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4.3.4: Cyanobacteria

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  • Learning Objectives

    • Describe the unique features of nonproteobacteria gram-negative bacteria
    • Give an example of a nonproteobacteria bacterium in each category
    • Describe the unique features of phototrophic bacteria
    • Identify phototrophic bacteria

    The majority of the gram-negative bacteria belong to the phylum Proteobacteria, discussed in the previous section. One of the most ecologically important Gram-negative phyla is the Cyanobacteria.

    A large, diverse group of phototrophic bacteria compose the phylum Cyanobacteria; they get their blue-green color from the chlorophyll contained in their cells (Figure \(\PageIndex{5}\)). Species of this group perform oxygenic photosynthesis, producing megatons of gaseous oxygen. Scientists hypothesize that cyanobacteria played a critical role in the change of our planet’s anoxic atmosphere 1–2 billion years ago to the oxygen-rich environment we have today.3

    a) A micrograph of green spherical cells. B) A photo of a green lake
    Figure \(\PageIndex{5}\): (a) Microcystis aeruginosa is a type of cyanobacteria commonly found in freshwater environments. (b) In warm temperatures, M. aeruginosa and other cyanobacteria can multiply rapidly and produce neurotoxins, resulting in blooms that are harmful to fish and other aquatic animals. (credit a: modification of work by Dr. Barry H. Rosen/U.S. Geological Survey; credit b: modification of work by NOAA)

    Cyanobacteria have other remarkable properties. Amazingly adaptable, they thrive in many habitats, including marine and freshwater environments, soil, and even rocks. They can live at a wide range of temperatures, even in the extreme temperatures of the Antarctic. They can live as unicellular organisms or in colonies, and they can be filamentous, forming sheaths or biofilms. Many of them fix nitrogen, converting molecular nitrogen into nitrites and nitrates that other bacteria, plants, and animals can use. The reactions of nitrogen fixation occur in specialized cells called heterocysts.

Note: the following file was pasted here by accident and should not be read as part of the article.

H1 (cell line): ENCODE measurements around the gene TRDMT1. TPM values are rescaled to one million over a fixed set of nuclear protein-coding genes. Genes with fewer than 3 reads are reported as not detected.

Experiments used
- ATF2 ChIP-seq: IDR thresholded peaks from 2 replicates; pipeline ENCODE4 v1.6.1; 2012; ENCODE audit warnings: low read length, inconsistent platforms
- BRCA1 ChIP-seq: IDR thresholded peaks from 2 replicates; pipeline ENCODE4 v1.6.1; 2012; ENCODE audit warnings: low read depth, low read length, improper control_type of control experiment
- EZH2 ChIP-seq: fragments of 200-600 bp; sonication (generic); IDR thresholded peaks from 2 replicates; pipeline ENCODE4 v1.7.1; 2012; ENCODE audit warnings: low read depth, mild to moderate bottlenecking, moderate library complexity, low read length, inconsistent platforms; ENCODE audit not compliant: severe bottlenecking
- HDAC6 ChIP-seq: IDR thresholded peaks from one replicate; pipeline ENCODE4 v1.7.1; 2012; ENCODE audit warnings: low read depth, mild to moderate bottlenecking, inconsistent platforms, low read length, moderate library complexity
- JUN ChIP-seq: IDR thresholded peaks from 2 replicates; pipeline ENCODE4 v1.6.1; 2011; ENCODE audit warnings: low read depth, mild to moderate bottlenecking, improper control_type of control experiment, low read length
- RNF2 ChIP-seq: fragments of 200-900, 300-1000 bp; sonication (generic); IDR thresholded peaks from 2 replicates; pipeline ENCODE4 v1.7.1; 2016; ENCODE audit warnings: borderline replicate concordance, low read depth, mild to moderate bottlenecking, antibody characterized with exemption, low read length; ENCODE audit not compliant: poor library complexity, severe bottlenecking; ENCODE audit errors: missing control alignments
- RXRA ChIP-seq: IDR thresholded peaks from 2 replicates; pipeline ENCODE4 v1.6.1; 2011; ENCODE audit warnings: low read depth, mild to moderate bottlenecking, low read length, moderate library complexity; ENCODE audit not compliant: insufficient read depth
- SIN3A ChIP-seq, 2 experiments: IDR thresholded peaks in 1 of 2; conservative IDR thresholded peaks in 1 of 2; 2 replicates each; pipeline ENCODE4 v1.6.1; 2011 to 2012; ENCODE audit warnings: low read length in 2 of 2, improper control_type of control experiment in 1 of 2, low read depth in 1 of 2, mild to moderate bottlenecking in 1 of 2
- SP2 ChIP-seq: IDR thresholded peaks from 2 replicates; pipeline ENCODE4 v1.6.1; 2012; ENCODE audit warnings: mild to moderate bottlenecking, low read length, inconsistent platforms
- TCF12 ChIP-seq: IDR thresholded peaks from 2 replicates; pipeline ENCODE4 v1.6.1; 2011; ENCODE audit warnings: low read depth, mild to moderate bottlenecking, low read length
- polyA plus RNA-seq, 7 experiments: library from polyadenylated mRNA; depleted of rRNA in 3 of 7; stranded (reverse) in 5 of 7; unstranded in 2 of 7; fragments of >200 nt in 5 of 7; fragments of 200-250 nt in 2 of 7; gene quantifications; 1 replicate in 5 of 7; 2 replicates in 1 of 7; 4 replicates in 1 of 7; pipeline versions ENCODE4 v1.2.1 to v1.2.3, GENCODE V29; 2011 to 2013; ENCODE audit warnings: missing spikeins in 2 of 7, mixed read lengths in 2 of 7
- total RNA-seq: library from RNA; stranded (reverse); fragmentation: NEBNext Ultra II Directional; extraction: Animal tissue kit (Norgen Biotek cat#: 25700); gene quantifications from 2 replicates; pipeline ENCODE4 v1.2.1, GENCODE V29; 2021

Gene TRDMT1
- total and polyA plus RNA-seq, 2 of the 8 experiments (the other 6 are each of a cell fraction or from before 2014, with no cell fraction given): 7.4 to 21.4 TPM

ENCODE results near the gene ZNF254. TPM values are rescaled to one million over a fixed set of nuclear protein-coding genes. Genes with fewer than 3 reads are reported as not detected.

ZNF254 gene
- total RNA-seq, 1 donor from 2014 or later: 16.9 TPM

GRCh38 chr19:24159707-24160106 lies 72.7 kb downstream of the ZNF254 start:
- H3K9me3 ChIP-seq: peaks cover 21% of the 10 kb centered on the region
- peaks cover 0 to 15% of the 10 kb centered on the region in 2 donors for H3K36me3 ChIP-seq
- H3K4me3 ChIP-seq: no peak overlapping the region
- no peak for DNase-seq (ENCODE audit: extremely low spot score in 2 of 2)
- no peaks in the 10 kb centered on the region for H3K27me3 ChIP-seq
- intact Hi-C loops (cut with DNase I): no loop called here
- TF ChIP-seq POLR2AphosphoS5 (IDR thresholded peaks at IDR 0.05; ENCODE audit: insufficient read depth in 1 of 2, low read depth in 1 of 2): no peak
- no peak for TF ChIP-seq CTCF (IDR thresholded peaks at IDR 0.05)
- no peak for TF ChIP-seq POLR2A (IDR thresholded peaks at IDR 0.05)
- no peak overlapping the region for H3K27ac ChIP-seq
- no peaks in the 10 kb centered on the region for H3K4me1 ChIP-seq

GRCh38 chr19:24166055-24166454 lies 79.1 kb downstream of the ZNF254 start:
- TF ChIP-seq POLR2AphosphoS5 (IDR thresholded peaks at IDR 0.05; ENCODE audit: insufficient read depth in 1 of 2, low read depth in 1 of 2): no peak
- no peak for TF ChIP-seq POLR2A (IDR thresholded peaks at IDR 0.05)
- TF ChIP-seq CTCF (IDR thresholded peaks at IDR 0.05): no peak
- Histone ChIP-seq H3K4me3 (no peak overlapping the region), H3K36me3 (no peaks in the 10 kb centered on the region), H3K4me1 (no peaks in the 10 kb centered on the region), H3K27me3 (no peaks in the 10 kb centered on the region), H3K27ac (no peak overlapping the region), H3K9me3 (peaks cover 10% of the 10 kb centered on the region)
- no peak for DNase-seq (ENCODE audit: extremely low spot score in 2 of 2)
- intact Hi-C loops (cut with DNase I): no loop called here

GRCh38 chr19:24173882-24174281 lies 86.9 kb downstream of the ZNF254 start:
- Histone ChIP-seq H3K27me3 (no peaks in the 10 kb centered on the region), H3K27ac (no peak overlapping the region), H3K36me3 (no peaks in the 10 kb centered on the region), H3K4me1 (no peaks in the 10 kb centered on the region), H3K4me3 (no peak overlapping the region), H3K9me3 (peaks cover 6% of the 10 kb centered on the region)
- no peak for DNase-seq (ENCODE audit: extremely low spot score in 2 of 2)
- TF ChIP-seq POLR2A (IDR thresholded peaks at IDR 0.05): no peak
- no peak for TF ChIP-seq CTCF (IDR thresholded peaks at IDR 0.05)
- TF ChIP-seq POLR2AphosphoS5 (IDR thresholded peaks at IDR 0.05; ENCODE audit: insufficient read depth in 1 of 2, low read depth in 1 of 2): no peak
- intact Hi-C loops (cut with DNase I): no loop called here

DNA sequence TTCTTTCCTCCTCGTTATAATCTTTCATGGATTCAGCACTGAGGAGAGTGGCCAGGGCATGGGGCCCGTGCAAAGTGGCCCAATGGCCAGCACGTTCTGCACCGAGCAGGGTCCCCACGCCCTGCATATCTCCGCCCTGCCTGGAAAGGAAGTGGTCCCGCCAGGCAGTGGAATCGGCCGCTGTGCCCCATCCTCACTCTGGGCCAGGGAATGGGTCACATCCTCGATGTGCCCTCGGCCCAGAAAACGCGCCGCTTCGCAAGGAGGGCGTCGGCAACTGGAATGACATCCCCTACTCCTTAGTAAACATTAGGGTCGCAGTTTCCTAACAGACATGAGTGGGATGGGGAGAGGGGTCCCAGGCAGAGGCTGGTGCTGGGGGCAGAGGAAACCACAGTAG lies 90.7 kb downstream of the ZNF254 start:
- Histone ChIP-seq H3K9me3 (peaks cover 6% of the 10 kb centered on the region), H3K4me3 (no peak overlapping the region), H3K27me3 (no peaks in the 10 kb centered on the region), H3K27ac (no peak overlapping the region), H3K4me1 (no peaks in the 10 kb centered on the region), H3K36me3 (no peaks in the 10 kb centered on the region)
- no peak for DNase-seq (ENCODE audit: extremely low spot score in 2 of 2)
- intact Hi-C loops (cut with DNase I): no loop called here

Photosynthesis in Cyanobacteria is oxygenic, using the same type of chlorophyll a found in plants and algae as the primary photosynthetic pigment. Cyanobacteria also use phycocyanin and cyanophycin, two secondary photosynthetic pigments that give them their characteristic blue color. They are located in special organelles called phycobilisomes and in folds of the cellular membrane called thylakoids, which are remarkably similar to the photosynthetic apparatus of plants. Scientists hypothesize that plants originated from endosymbiosis of ancestral eukaryotic cells and ancestral photosynthetic bacteria.4 Cyanobacteria are also an interesting object of research in biochemistry,5 with studies investigating their potential as biosorbents6 and products of human nutrition.7

    Unfortunately, cyanobacteria can sometimes have a negative impact on human health. Genera such as Microcystis can form harmful cyanobacterial blooms, forming dense mats on bodies of water and producing large quantities of toxins that can harm wildlife and humans. These toxins have been implicated in tumors of the liver and diseases of the nervous system in animals and humans.8